CanI get my roommate evicted or can Ibreak my lease if he is stealing from me?

UPDATED: Feb 8, 2011

Advertiser Disclosure

It’s all about you. We want to help you make the right legal decisions.

We strive to help you make confident insurance and legal decisions. Finding trusted and reliable insurance quotes and legal advice should be easy. This doesn’t influence our content. Our opinions are our own.

UPDATED: Feb 8, 2011Fact Checked

Get Legal Help Today

Compare Quotes From Top Companies and Save

secured lock Secured with SHA-256 Encryption

CanI get my roommate evicted or can Ibreak my lease if he is stealing from me?

My roommate is stealing from me. He’s taken $80 and broken my key-locked door handle. I have a recording of him, what now? The recording shows him first messing with the handle, even though I had not informed him that it was mysteriously broken. He then moved further into the room, picked up my computer speaker and examined it as if it was a recording device. He then proceeded to look around but did not take anything, shut the door, and never came back in. Can I get him evicted for entering my room through a closed but unlocked door? If not, is the video enough for me to break my lease if the landlord is unwilling to evict him?

Asked on February 8, 2011 under Real Estate Law, Michigan


SJZ, Member, New York Bar / FreeAdvice Contributing Attorney

Answered 12 years ago | Contributor

1) You can't evict your roommate, but your landlord may be able to; all tenants have a right to quiet enjoyment, and not only is that right enforceable vs. the landlord himself, but the landlord must enforce it against other tenants who disturb or harass a tenant--or steal from them. You need to report this to the landlord and provide whatever evidence you have. If the landlord won't act, you'll need to decide whether it's worthwhile going to court and trying to force the landlord to act.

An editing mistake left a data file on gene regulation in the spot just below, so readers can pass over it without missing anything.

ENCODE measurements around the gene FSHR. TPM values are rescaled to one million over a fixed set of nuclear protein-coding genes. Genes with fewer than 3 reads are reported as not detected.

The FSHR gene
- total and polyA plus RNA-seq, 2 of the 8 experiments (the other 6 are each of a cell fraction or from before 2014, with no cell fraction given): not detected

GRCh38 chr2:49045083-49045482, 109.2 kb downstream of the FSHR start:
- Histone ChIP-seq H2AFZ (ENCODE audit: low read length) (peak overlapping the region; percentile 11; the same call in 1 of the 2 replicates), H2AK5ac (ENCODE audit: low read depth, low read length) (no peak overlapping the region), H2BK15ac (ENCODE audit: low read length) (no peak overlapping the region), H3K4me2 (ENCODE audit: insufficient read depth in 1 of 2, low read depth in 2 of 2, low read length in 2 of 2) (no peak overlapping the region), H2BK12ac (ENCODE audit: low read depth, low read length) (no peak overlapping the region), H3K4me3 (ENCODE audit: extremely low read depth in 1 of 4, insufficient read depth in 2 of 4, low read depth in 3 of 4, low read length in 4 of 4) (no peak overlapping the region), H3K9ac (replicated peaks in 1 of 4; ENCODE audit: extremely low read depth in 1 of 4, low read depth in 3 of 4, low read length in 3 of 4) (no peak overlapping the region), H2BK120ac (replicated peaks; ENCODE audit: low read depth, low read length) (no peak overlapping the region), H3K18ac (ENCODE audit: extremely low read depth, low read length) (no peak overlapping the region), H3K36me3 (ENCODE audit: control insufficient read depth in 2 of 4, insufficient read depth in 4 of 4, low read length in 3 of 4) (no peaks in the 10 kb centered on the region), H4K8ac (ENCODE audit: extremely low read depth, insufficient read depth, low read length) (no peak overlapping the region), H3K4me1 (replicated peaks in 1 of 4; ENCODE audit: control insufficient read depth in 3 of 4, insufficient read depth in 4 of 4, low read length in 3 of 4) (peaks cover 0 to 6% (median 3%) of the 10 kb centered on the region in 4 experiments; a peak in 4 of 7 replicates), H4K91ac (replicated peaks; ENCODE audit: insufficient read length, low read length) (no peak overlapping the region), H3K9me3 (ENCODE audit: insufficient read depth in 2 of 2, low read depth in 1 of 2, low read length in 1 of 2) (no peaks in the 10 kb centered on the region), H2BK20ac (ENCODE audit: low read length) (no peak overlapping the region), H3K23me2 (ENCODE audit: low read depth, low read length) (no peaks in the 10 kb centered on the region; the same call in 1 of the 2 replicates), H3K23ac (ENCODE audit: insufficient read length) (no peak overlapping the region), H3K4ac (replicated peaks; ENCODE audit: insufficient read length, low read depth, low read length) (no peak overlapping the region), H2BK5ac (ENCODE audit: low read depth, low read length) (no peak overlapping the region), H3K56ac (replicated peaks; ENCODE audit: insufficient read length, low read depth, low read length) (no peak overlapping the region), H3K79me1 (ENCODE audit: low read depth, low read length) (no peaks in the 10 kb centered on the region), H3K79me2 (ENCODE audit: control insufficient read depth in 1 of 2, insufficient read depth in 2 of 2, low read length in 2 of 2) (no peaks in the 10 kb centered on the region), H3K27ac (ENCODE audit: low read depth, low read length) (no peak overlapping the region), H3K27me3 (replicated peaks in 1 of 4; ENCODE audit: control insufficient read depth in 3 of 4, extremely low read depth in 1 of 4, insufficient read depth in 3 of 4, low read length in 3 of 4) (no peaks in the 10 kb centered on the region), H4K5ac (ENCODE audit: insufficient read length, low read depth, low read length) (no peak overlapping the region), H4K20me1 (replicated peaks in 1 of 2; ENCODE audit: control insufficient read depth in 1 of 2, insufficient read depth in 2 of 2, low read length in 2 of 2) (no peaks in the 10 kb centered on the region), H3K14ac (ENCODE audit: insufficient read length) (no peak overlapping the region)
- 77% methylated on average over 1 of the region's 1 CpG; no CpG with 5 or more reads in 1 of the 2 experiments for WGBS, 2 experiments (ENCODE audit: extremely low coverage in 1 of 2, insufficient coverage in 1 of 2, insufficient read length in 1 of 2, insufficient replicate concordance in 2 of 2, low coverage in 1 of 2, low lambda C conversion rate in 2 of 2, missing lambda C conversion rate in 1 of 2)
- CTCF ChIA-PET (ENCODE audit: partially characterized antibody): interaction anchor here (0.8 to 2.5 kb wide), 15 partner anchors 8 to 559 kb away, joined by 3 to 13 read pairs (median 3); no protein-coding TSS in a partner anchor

2) This does not give you the right to break your lease--at least not until you've tried to get the landlord to take steps and he's refused to; then you *might* have grounds to break the lease w/out liabilty, but should consult with a landlord-tenant attorney about your specific situation first..

3) If you have evidence of theft, you can report the roommate to the police and/or sue him for what he's taken.

IMPORTANT NOTICE: The Answer(s) provided above are for general information only. The attorney providing the answer was not serving as the attorney for the person submitting the question or in any attorney-client relationship with such person. Laws may vary from state to state, and sometimes change. Tiny variations in the facts, or a fact not set forth in a question, often can change a legal outcome or an attorney's conclusion. Although has verified the attorney was admitted to practice law in at least one jurisdiction, he or she may not be authorized to practice law in the jurisdiction referred to in the question, nor is he or she necessarily experienced in the area of the law involved. Unlike the information in the Answer(s) above, upon which you should NOT rely, for personal advice you can rely upon we suggest you retain an attorney to represent you.

Get Legal Help Today

Find the right lawyer for your legal issue.

secured lock Secured with SHA-256 Encryption